"[A]t heart, the authors have a good political line: that partisan scholarship to raise the interests of tribals, peasants and workers can go hand-in-hand with political activism. Together both can challenge the conclusion of development economics and 'global ecologism.' . . . [A] good index and a splendid bibliography." — Bruce McFarlane, Journal of Contemporary Asia

"[T]his collection of essays decidedly advances our understanding of how the tropics and its inhabitants have been conceptualized and transformed by colonial and postcolonial regimes, sometimes for the worse, and how uneasy alliances are being formed in the present between Northern and Southern, rural and urban, local and global allies and enemies." — Joe Peters , Peace and Change

"[T]his volume provides a number of fresh insights into the study of nature in southern environments." — David Biggs , Environmental History

"This book provides interesting accounts of the interactions between people and natural resources in South and Southeast Asia. It will be useful to anthropologists and sociologists. . . . I would recommend it as a starting point for economists embarking on interdisciplinary research in this area." — Budy Resosudarmo, Bulletin of Indonesian Economic Studies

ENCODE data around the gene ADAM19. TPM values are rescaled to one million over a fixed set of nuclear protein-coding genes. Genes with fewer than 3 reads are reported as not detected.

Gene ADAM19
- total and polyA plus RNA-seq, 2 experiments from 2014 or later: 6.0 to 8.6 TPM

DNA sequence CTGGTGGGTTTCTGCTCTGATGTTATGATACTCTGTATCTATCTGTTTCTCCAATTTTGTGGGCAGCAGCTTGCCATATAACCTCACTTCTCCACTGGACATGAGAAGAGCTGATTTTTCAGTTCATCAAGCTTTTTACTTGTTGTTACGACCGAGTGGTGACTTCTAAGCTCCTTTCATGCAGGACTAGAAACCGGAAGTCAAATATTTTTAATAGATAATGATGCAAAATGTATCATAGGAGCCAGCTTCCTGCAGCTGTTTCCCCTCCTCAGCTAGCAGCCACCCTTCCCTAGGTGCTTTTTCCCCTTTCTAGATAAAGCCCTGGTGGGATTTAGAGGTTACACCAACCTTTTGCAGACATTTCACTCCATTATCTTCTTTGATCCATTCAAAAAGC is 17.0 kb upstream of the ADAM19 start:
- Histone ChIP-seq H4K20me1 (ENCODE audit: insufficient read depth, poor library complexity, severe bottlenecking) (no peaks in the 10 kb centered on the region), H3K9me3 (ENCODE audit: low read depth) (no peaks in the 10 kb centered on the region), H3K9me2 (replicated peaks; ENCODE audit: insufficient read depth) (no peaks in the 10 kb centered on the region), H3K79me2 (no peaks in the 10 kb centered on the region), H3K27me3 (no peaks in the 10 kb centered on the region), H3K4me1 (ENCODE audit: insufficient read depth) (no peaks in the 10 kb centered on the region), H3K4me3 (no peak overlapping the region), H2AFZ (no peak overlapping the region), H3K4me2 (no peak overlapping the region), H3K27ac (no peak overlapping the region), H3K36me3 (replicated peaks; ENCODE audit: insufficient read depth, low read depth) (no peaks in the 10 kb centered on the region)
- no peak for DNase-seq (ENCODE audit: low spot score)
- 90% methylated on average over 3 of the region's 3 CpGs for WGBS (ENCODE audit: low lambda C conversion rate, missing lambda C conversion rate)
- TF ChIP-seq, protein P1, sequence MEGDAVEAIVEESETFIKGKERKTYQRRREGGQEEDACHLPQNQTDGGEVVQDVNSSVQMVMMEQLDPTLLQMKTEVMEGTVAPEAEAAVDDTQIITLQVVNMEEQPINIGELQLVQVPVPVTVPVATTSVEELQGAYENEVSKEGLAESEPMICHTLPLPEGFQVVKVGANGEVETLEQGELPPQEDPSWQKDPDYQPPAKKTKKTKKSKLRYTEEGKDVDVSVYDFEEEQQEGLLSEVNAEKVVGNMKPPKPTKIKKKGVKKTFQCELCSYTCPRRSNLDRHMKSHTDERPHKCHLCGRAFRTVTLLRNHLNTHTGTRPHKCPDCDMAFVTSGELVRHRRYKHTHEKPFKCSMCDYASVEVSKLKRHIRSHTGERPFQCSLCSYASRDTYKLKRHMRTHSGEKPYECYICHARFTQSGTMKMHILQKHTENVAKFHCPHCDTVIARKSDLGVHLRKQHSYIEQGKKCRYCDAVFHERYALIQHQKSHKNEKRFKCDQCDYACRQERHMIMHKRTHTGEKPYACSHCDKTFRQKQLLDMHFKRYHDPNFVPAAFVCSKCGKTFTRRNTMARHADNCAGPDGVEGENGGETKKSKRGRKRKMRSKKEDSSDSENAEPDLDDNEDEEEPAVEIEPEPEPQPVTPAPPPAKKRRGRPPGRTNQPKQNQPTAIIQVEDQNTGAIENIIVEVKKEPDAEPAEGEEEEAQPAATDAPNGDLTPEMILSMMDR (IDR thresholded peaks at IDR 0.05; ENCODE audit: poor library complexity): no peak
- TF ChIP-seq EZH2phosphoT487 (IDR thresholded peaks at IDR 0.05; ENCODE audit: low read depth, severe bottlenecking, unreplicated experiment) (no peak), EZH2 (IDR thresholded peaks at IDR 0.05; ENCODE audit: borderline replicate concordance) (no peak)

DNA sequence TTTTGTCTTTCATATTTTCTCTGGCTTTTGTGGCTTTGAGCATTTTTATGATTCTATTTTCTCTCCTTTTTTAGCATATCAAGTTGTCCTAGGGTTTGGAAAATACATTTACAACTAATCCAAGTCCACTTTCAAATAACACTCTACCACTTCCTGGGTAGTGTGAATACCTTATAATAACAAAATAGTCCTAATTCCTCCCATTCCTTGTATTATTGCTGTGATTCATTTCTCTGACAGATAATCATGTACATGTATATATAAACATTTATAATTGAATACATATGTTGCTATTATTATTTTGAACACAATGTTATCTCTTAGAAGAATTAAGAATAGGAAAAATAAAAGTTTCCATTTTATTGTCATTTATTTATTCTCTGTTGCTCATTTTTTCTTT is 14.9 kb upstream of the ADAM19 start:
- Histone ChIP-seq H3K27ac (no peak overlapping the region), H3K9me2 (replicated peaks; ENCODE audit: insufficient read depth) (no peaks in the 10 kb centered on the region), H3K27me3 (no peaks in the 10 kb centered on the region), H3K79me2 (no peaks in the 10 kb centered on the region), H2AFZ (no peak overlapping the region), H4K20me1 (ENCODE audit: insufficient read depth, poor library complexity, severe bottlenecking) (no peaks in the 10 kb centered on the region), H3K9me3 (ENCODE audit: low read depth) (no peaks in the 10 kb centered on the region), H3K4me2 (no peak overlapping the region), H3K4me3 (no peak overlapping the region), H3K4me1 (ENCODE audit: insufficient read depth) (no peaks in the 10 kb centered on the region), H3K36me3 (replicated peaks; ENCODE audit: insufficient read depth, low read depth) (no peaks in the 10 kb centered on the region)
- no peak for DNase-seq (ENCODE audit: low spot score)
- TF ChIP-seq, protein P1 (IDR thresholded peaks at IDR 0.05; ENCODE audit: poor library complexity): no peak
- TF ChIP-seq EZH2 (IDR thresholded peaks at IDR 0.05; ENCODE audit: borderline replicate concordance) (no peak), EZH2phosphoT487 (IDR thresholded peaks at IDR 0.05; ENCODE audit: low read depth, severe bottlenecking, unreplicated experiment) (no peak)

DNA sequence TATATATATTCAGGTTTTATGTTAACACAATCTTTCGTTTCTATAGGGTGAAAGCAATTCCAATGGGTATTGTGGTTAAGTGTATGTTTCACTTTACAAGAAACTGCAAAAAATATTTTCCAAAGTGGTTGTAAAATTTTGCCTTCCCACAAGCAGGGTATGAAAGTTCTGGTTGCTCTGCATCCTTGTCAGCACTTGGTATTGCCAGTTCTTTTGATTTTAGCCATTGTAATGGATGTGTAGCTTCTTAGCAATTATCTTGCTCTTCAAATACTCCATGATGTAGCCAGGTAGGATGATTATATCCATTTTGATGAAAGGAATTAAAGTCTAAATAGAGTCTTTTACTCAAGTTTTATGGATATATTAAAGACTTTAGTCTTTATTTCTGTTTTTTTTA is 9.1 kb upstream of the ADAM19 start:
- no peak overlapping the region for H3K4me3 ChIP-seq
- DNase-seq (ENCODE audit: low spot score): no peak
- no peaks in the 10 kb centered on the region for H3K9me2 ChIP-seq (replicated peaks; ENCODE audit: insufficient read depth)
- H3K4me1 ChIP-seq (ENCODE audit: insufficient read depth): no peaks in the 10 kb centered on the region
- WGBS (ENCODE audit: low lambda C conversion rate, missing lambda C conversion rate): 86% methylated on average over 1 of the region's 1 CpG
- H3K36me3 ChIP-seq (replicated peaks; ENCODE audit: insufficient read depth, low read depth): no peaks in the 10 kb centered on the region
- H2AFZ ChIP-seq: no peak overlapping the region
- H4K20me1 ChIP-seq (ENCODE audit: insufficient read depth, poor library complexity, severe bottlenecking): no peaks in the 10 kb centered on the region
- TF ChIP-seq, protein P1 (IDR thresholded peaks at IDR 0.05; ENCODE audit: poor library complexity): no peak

"This is a stunning book. . . .[T]he breadth and depth of historical and ethnographic material brought together in one collection to show how the idea of nature governs relations not only between people and environment, but also the wider field of social and political relations, is quite unique. . . . [T]his is a book that environmental activists and the non-governmental organization community need to read to move forward from some of the impasses and increasingly tired critiques and counter-critiques that shape debate on environment and development." — Philip Hirsch , Environmental Conservation

“Bringing together insights from cultural studies, critical anthropology, and environmental history, this collection provides a robust rethinking of regionalism in South and Southeast Asia. Nature in the Global South makes crucial contributions to the emerging interdisciplinary field of the cultural politics of environmental struggles, assembling an impressive array of acclaimed scholars.” — Donald S. Moore, coeditor of Race, Nature, and the Politics of Difference


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Author/Editor Bios Back to Top